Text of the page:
Best practices when writing end-to-end tests

The majority of the end-to-end tests require some state to be built in the application for the tests to happen.

A good example is a user being logged in as a pre-condition for testing the feature.

But if the login feature is already covered with end-to-end tests through the GUI, there is no reason to perform such an expensive task to test the functionality of creating a project, or importing a repo, even if these features depend on a user being logged in. Let’s see an example to make things clear.

Let’s say that, on average, the process to perform a successful login through the GUI takes 2 seconds.

Now, realize that almost all tests need the user to be logged in, and that we need every test to run in isolation, meaning that tests cannot interfere with each other. This would mean that for every test the user needs to log in, and “waste 2 seconds”.

Now, multiply the number of tests per 2 seconds, and as your test suite grows, the time to run it grows with it, and this is not sustainable.

An alternative to perform a login in a cheaper way would be having an endpoint (available only for testing) where we could pass the user’s credentials as encrypted values as query strings, and then we would be redirected to the logged in home page if the credentials are valid. Let’s say that, on average, this process takes only 200 miliseconds.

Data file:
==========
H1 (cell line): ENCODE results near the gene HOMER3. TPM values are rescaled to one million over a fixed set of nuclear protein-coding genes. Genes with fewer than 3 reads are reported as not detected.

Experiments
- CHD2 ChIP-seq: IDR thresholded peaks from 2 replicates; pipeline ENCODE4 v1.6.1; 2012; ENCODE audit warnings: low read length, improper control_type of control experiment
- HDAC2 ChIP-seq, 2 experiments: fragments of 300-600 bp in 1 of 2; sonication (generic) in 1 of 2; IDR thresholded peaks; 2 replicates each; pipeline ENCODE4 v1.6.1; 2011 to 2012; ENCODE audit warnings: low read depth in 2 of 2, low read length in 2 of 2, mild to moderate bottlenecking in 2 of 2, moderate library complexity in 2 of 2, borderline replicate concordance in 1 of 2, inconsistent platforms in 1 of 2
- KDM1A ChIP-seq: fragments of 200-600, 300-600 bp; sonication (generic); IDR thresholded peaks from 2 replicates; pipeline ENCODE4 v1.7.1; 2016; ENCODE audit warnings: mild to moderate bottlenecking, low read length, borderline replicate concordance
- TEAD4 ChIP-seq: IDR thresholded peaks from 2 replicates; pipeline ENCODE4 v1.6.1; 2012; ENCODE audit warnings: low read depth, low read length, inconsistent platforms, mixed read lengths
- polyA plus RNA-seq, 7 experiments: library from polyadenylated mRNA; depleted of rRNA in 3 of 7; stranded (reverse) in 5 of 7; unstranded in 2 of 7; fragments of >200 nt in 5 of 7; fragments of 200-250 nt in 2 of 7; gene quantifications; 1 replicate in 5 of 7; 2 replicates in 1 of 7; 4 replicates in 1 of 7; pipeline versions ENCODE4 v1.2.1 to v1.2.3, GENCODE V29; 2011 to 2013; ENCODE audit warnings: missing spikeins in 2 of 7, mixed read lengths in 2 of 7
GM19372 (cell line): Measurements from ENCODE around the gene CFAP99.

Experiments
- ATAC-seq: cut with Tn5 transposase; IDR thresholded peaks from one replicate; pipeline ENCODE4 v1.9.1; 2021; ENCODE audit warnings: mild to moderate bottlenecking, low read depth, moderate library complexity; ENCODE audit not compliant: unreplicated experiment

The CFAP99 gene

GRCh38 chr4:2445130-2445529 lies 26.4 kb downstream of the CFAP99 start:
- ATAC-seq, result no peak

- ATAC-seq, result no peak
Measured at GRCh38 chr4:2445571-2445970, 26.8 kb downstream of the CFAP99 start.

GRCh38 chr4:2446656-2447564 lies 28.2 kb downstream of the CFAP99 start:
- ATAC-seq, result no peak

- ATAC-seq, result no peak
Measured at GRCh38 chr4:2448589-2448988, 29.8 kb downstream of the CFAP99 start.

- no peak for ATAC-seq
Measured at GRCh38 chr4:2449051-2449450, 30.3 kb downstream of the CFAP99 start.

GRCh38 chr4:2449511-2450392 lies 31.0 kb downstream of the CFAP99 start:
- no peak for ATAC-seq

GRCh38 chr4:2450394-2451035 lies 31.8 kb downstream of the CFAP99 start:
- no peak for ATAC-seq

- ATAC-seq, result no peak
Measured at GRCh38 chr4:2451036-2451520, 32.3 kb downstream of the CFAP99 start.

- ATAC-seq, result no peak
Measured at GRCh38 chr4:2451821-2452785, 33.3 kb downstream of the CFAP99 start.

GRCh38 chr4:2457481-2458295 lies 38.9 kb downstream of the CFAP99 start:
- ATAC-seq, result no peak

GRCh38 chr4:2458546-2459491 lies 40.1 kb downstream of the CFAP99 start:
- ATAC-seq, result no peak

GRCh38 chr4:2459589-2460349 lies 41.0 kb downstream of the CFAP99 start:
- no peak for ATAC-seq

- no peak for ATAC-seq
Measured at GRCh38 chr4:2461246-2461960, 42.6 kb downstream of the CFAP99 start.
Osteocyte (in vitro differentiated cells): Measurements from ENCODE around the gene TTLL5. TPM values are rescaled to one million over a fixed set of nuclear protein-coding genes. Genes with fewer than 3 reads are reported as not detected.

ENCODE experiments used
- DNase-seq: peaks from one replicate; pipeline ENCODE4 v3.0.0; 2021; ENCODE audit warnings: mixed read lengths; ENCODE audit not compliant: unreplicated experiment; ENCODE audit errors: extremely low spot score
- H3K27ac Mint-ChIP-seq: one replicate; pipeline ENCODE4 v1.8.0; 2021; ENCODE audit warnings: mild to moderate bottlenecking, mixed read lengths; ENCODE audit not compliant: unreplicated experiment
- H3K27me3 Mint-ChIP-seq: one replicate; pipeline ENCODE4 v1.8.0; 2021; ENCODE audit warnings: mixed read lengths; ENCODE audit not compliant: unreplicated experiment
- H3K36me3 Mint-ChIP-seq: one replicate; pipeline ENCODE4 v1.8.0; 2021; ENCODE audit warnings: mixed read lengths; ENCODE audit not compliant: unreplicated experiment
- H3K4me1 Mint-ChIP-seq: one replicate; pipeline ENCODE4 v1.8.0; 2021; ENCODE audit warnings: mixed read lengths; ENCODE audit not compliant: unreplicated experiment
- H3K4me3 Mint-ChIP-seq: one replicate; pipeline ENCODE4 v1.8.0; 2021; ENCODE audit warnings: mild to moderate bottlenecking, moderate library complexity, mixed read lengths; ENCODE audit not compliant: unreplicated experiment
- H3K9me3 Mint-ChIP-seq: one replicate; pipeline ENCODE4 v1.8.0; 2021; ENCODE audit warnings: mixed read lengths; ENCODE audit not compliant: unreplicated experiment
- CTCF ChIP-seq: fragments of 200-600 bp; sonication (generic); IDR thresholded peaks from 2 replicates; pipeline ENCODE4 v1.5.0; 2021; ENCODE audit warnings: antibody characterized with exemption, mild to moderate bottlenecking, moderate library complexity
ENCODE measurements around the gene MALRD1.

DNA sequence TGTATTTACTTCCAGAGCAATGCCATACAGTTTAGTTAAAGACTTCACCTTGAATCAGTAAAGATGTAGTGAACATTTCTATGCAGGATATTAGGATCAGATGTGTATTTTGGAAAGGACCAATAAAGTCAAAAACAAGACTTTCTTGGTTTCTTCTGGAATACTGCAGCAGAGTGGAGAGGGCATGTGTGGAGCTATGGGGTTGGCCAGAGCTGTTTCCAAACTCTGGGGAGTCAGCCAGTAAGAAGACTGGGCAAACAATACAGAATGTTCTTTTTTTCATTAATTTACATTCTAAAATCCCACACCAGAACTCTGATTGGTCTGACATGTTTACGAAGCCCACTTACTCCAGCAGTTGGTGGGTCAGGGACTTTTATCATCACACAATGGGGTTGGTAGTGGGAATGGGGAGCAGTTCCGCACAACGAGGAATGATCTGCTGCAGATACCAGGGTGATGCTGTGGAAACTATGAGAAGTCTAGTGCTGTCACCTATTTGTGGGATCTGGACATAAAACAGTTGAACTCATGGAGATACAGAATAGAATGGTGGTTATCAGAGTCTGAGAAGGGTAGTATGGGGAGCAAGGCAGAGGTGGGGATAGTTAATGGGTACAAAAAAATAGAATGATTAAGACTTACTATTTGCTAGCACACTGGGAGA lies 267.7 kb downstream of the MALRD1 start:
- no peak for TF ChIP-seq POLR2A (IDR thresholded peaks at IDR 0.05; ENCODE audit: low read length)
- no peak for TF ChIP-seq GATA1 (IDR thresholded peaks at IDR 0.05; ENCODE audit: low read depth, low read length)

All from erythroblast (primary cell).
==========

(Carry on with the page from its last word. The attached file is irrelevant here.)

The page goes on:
You see the point right?

Performing a login through the GUI for every test would cost a lot in terms of tests’ execution.

And there is another reason.

Let’s say that you don’t follow the above suggestion, and depend on the GUI for the creation of every application state in order to test a specific feature. In this case we could be talking about the Issues feature, that depends on a project to exist, and the user to be logged in.

What would happen if there was a bug in the project creation page, where the ‘Create’ button is disabled, not allowing for the creation of a project through the GUI, but the API logic is still working?

In this case, instead of having only the project creation test failing, we would have many tests that depend on a project to be failing too.

But, if we were following the best practices, only one test would be failing, and tests for other features that depend on a project to exist would continue to pass, since they could be creating the project behind the scenes interacting directly with the public APIs, ensuring a more reliable metric of test failure rate.

Finally, interacting with the application only by its GUI generates a higher rate of test flakiness, and we want to avoid that at max.

The takeaways here are:

  • Building state through the GUI is time consuming and it’s not sustainable as the test suite grows.
  • When depending only on the GUI to create the application’s state and tests fail due to front-end issues, we can’t rely on the test failures rate, and we generate a higher rate of test flakiness.

Now that we are aware of all of it, let’s go create some tests.